Port Townsend School of Woodworking
Preserving the Tradition


One Down…a Lifetime of Imagination to Go…


Flipping the calendar from December to January is always a bittersweet moment.

There is the reward of having survived another 12 months—fingers are still attached and I can now laugh at predictions scribbled in a log that now resides on my phone. (Remember when you wrote things down on paper with a pen or pencil…wow, you’re older than me!  And I admit to being a Baby Boomer.)    As for the flip side of my reward for flipping another calendar page—welcome to a list of unfinished projects.

Oh, we all know what I am talking about.

The shed that was going to get a new roof. The bowl that was going back on a lathe for final polish. The boat that was going to emerge from my garage, right after a new desk for the office and a table top for a friend’s deck.

Guess what, the boat is done!  Perhaps I should add some perspective to this conversation.  Back in early December 2015, I promised you a wagon for the street that appeared to be a rowboat atop a trailer.  Bold gesture, given a tendency to take on eight more tasks than my desire for sleep—however brief—will allow in a day, week or month.  But this time I think we are on the money.

Recall I said this whole venture could not cost more than $100 and had to match the dimensions of an old Radio Flyer red wagon.  Great for hauling groceries, the dog, or tired two year-olds.  I am surprised more of these traditional pedestrian “pickup trucks” still do not ply our sidewalks.  Seems everyone opted for a bicycle or those new-fangled child strollers capable of hauling kids, dog and a week’s vittles.  

At any rate, sticking to budget, my first stop was at the lumber yard for a carefully selected collection of six 8’x1”x6” pine boards, four 8’x’2”x4” and one 8’x1”x12” plank.  The latter, as we shall see, is overkill, but I can always use the off-cut for another project.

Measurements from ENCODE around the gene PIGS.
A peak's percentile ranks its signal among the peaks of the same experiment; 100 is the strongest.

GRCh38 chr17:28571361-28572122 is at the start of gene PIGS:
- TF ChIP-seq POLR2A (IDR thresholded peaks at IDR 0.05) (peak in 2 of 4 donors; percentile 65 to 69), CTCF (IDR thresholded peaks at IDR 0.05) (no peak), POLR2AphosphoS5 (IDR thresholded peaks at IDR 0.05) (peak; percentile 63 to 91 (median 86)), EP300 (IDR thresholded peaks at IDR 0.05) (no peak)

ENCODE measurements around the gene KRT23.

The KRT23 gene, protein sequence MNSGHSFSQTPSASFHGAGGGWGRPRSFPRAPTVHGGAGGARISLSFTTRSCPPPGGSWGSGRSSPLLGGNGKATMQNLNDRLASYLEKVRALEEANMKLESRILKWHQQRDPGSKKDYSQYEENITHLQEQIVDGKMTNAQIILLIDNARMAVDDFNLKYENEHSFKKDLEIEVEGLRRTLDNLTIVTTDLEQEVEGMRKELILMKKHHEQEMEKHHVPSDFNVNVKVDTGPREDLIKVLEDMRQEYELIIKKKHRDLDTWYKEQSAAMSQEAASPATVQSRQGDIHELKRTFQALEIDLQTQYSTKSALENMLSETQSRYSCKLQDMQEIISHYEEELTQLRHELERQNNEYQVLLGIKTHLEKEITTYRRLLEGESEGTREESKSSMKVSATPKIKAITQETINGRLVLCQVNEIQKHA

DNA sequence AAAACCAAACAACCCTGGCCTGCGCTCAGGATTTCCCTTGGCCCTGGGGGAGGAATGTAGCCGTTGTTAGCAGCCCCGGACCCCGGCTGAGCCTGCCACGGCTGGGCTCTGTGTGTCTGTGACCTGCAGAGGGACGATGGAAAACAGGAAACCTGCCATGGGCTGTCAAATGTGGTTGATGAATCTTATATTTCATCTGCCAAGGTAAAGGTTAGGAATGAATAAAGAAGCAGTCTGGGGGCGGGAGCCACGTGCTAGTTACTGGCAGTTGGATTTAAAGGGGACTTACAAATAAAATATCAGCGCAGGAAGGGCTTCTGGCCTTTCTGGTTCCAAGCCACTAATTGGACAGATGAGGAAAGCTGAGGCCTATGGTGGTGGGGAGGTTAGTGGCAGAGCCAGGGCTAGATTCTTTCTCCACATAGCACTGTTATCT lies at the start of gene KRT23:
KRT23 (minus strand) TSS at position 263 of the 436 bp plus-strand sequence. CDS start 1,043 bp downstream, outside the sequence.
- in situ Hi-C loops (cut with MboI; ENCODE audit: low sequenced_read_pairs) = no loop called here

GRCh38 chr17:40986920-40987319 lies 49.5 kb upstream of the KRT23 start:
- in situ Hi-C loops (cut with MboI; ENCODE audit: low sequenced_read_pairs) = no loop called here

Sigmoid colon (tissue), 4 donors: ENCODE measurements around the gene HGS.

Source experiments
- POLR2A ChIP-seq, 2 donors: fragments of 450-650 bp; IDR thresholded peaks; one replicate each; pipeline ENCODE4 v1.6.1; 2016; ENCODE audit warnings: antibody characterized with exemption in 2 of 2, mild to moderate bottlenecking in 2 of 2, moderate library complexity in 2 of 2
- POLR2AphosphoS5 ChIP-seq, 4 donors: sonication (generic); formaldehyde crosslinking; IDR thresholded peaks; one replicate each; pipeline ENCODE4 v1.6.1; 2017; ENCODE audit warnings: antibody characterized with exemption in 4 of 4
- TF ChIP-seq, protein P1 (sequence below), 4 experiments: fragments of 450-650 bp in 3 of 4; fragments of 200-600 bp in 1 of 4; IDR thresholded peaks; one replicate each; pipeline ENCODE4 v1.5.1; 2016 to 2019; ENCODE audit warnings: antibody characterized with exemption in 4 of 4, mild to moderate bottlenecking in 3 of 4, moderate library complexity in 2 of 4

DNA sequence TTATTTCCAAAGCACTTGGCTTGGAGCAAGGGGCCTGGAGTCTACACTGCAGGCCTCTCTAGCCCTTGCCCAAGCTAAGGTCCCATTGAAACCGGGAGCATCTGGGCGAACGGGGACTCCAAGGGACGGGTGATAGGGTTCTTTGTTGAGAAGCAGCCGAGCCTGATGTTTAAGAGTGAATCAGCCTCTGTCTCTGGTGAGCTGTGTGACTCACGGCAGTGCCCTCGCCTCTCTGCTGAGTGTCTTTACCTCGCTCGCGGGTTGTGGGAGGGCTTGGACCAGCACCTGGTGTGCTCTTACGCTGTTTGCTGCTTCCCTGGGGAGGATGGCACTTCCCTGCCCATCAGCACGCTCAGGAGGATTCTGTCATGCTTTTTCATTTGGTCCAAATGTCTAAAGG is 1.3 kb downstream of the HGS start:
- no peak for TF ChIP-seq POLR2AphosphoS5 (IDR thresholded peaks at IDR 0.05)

Load the goods up in my van and head for the shop.  This is arguably the best part—milling fresh lumber into rough cuts of what will eventually emerge as “fruition of the Fig Newton of my imagination.”   (You will have to look this last phrase up…I suspect it is a family favorite that is now engrained in my vocabulary as common parlance…a better way to state this might be: “Finishing the project I imagined, but forgot to put on paper.”)

Back to my plan.  The 1”x6” collection quickly fell victim to a table saw. I cut them into ½”x6” to ultimately serve as planking or deck boards.  The 1”x12” became bow and transom (stem and stern), while the 2”x4” were halved to emerge as a trailer frame. In other words, I made a lot of saw dust in short order.  Put more bluntly, my black lab started to be called “blondie”… note to self, keep dog out of shop when creating copious sawdust.

Now comes the fun part. Small boats—up to 30 feet in some cases—are all built upside down.  So I needed to figure out how to get the right dimensions (bow should lean forward to cut the water, planking needs to have angles along joinery necessary to provide proper gluing surface—lest we sink—and the entire assembly must be visually appealing.)  No short order.

Angles…please allow me this indulgence, I discovered the answer through trial and error.  Seems the maritime world likes 22 and ½ degrees, 11 degrees, 5 and ½ degrees, and 2 and ½ degrees.  Try it.  The result is a satisfying set of seams for carvel planking that is only surpassed by going to lapstrake for small craft. As for “lining out”—the process of making the ends at stem and stern appear appropriate—well, I fudged until it looked right…please feel free to offer suggestions for the next time I try this experiment.

The trailer was a lot simpler.  All square cuts. The tricky part was a tow handle (don’t tell her, I’ll be in trouble, but my mother’s broom that gave up its previous occupation to serve this purpose).  As for getting wheels, I hit a local hardware store and walked off with replacement lawnmower parts.  

In the end, I think we are on the mark.  A boat, on trailer, ready for the sidewalk, all for less than $100.  (Don’t factor in labor costs, you will never get rich in this profession—it is all about mental satisfaction, not dollars in a till.)

So, we start the New Year with one major project done and many more to come.  Please feel free to weigh in with ideas…I am always game to try something once.  For the moment my imagination is in search of a lapstrake rowboat of similar dimensions—right after I get the office desk done.


Eric Anderson is a retired Air Force officer who can be found puttering in his shop when not scribbling on the keyboard.  A new resident of Port Townsend, he is an avid sailor, struggling carpenter, and would-be writer.